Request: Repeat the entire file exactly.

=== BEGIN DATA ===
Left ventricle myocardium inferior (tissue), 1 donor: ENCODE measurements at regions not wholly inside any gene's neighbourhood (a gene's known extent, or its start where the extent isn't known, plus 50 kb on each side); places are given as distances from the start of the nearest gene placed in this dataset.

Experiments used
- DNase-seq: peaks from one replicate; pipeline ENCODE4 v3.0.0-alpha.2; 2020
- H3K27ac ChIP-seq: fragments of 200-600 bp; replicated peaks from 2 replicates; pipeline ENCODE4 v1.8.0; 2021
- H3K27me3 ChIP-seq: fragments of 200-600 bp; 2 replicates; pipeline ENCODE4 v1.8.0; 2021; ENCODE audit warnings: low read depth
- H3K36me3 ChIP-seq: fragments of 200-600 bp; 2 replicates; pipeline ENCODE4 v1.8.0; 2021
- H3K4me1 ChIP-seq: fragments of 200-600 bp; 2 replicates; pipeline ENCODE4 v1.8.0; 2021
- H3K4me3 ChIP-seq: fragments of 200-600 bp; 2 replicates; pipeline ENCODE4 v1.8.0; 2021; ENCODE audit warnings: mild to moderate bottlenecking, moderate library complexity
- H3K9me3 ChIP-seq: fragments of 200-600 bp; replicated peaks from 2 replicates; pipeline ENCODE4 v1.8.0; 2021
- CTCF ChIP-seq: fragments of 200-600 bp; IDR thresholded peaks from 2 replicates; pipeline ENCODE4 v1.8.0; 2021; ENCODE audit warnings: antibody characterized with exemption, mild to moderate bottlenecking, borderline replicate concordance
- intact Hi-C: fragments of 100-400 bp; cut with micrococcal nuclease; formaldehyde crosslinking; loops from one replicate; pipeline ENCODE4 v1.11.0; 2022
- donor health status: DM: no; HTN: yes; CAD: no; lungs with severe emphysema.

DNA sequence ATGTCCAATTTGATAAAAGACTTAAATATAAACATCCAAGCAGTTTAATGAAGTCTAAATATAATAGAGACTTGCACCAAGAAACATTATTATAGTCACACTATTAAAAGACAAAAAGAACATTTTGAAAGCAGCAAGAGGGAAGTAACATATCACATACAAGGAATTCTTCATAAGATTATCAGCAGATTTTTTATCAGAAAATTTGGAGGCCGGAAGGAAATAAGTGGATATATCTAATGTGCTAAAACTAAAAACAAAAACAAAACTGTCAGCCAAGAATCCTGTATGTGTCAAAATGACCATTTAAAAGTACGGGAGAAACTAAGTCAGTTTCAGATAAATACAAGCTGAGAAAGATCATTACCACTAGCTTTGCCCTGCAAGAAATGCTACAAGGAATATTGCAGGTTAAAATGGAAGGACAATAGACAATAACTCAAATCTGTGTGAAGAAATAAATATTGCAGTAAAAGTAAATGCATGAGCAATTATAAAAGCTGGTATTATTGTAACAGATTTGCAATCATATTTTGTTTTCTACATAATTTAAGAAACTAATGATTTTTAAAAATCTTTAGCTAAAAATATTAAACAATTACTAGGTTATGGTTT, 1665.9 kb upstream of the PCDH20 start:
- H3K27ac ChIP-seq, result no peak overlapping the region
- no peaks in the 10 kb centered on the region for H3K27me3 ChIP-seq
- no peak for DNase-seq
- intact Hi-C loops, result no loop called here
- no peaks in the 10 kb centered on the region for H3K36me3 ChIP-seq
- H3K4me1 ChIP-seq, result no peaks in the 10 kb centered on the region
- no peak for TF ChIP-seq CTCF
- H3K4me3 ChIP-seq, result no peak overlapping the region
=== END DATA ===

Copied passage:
Left ventricle myocardium inferior (tissue), 1 donor: ENCODE measurements at regions not wholly inside any gene's neighbourhood (a gene's known extent, or its start where the extent isn't known, plus 50 kb on each side); places are given as distances from the start of the nearest gene placed in this dataset.

Experiments used
- DNase-seq: peaks from one replicate; pipeline ENCODE4 v3.0.0-alpha.2; 2020
- H3K27ac ChIP-seq: fragments of 200-600 bp; replicated peaks from 2 replicates; pipeline ENCODE4 v1.8.0; 2021
- H3K27me3 ChIP-seq: fragments of 200-600 bp; 2 replicates; pipeline ENCODE4 v1.8.0; 2021; ENCODE audit warnings: low read depth
- H3K36me3 ChIP-seq: fragments of 200-600 bp; 2 replicates; pipeline ENCODE4 v1.8.0; 2021
- H3K4me1 ChIP-seq: fragments of 200-600 bp; 2 replicates; pipeline ENCODE4 v1.8.0; 2021
- H3K4me3 ChIP-seq: fragments of 200-600 bp; 2 replicates; pipeline ENCODE4 v1.8.0; 2021; ENCODE audit warnings: mild to moderate bottlenecking, moderate library complexity
- H3K9me3 ChIP-seq: fragments of 200-600 bp; replicated peaks from 2 replicates; pipeline ENCODE4 v1.8.0; 2021
- CTCF ChIP-seq: fragments of 200-600 bp; IDR thresholded peaks from 2 replicates; pipeline ENCODE4 v1.8.0; 2021; ENCODE audit warnings: antibody characterized with exemption, mild to moderate bottlenecking, borderline replicate concordance
- intact Hi-C: fragments of 100-400 bp; cut with micrococcal nuclease; formaldehyde crosslinking; loops from one replicate; pipeline ENCODE4 v1.11.0; 2022
- donor health status: DM: no; HTN: yes; CAD: no; lungs with severe emphysema.

DNA sequence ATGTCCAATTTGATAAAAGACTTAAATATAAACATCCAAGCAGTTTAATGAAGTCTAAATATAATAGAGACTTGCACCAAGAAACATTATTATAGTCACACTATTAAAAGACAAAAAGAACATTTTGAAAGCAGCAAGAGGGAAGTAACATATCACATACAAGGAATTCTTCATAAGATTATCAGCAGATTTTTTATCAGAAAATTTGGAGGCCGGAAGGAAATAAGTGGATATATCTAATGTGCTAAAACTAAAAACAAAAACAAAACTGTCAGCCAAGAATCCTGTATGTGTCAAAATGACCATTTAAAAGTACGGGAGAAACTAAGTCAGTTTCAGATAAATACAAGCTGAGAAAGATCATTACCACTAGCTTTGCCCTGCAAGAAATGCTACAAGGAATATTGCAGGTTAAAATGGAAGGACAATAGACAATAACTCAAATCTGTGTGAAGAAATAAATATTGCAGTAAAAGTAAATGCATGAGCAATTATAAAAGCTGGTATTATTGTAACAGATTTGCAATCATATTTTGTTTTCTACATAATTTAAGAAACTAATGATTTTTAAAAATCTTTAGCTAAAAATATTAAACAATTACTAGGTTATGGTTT, 1665.9 kb upstream of the PCDH20 start:
- H3K27ac ChIP-seq, result no peak overlapping the region
- no peaks in the 10 kb centered on the region for H3K27me3 ChIP-seq
- no peak for DNase-seq
- intact Hi-C loops, result no loop called here
- no peaks in the 10 kb centered on the region for H3K36me3 ChIP-seq
- H3K4me1 ChIP-seq, result no peaks in the 10 kb centered on the region
- no peak for TF ChIP-seq CTCF
- H3K4me3 ChIP-seq, result no peak overlapping the region